The Laid Off Diary: Dear Diary…this sucks.

Never Failed
June 7, 2009, 11:48 am
Filed under: Uncategorized

Dear Diary:

Today, the NY Times had a very interesting (buy not at all surprising) article about White and Case and the structure of BigLaw in general.

Two things really stuck out besides the obvious notion that the BigLaw structure, at the very least, needs an “adjustment”. One of the things is that Verrier (managing partner of WC) said he was faced with three options in response to the economic crisis: 1) do nothing and risk the firm’s livlihood, 2) couch lay offs as based on performace, or 3) own up to the fact that lay offs were economic based.

I still do not, to this day understand why firms are shooting themselves in the foot by laying off attorneys and blaming them for being poor attorneys. How can a firm betray its associates who chose it, probably above other gems that were courting him or her, in such a despicable manner? And how can it then not understand why law students or remaining associates who haven’t drank the koolaid have no loyalty to the firm? Furthermore, the legal world is so small and now with attorneys taking nontraditional careers such as in government or companies, how can such a poor business and ethical decision not come back and bite the firm in one way or another. So even if the firm doesn’t care about doing the right thing on a personal or ethical level, on a business level, they shouldn’t burn the bridges with its associates, especially with the blog world being so active, the smoke from the fires will be seen far and wide and for a very long time.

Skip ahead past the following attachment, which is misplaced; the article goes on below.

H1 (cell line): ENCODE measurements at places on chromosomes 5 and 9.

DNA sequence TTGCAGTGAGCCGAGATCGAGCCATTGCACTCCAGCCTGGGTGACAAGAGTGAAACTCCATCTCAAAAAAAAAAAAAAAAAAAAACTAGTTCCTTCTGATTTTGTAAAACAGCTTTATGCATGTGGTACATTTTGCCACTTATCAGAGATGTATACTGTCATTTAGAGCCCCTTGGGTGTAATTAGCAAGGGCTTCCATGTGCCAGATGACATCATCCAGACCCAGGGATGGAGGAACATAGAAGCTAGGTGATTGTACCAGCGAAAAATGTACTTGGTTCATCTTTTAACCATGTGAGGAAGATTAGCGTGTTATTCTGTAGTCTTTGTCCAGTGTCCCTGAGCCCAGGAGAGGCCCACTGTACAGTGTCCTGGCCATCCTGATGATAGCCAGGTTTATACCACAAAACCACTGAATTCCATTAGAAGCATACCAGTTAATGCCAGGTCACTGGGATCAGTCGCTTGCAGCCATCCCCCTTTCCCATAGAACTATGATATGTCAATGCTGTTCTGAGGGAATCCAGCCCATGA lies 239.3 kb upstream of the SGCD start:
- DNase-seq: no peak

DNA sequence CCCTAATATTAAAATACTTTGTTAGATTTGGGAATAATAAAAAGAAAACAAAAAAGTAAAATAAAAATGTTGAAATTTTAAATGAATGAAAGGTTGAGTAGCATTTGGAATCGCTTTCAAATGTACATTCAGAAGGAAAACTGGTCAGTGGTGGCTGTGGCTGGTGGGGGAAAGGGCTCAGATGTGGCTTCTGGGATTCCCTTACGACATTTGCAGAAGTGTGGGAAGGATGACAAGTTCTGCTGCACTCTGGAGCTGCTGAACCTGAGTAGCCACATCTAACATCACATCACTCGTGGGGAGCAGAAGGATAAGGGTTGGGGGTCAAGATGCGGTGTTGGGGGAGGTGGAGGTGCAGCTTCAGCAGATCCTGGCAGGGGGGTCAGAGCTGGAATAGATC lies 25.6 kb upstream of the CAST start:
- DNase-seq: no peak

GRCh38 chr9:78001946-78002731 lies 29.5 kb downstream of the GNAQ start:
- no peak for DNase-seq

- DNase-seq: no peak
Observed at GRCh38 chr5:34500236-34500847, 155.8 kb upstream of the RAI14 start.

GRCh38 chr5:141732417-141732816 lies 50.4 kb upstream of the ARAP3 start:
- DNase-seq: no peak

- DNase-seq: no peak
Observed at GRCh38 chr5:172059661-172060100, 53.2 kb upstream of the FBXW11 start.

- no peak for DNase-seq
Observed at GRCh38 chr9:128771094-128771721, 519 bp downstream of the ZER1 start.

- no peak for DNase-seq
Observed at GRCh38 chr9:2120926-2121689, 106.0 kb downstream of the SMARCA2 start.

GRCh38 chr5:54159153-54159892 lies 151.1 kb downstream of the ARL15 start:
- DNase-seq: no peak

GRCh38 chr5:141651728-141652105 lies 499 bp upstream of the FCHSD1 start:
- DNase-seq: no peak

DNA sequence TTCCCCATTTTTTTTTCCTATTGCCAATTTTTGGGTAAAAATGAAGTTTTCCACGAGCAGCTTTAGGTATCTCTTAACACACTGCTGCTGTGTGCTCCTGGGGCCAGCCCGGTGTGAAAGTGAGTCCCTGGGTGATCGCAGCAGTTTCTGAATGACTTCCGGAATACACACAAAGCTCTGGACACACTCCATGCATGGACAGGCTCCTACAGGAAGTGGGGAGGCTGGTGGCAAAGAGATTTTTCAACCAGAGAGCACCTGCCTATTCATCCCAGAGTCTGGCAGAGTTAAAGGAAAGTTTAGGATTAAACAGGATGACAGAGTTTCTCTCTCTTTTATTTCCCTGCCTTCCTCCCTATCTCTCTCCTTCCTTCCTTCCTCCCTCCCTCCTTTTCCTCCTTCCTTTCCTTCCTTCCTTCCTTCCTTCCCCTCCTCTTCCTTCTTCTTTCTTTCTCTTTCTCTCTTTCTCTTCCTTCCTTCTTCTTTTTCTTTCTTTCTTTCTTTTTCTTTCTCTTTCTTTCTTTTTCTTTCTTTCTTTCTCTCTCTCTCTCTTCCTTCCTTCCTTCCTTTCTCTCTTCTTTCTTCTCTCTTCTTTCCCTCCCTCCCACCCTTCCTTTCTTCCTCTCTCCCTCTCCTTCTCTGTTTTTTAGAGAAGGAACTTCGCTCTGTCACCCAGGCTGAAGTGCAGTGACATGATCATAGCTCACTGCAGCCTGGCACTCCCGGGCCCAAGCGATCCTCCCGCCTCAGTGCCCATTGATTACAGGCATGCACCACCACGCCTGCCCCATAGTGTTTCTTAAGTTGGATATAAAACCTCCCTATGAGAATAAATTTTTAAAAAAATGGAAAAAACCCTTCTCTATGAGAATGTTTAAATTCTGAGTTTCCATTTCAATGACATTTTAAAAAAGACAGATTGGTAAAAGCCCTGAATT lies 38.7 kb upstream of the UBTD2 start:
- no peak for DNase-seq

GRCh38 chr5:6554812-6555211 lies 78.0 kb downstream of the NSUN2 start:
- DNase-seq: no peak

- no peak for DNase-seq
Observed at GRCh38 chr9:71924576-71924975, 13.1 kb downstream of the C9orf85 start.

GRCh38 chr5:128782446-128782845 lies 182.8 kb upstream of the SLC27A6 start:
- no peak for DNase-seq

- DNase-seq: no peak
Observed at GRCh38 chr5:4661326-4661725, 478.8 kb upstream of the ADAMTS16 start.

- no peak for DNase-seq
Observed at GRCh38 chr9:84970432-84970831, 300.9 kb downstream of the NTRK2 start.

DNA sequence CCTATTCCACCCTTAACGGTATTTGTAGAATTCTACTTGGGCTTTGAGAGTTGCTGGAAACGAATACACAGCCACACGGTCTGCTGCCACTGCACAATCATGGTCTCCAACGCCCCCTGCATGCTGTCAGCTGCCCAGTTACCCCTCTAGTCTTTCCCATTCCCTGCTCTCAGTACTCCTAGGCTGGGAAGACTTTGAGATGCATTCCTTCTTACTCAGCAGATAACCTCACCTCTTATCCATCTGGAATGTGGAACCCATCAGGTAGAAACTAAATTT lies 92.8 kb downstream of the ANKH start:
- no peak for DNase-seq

By parting ways in a gentleman’s manner and owning up the fact that the firm is hurting and cannot keep it’s associates will still sting, true, but is much a better way to handle things on a business level and a personal level.

The second thing that struck me was that the article addressed how difficult it was to lay off associates because of how we would take it- we are a group that has never failed. But I have to stress again that being laid off isn’t necessarily a set back or a failure. It needs to be defined in relation to our goal. Many associates don’t want to become partner but were just on the path because they didn’t know what else to do. Some people think they want biglaw because that’s what we were programmed to think in law school. We are competitive people. We want to go to the best law school, get the best grades, get into the best law firm… and what was cobsidered the best law frm was defined by starting salaries and PPPs, not necessarily what satisfies us or gives us meaningful work.

I think we have used the wrong measuring stick to define what is the “best” and this is skewing our idea of our goal. So until we re-examine these things, can we really say we have failed?

And it is likely you are the type of person who has never failed and if this is still considered a failure after you examine your goal, well, failing once in your life is pretty damn good stats and the game isn’t over yet.

-haven’t failed


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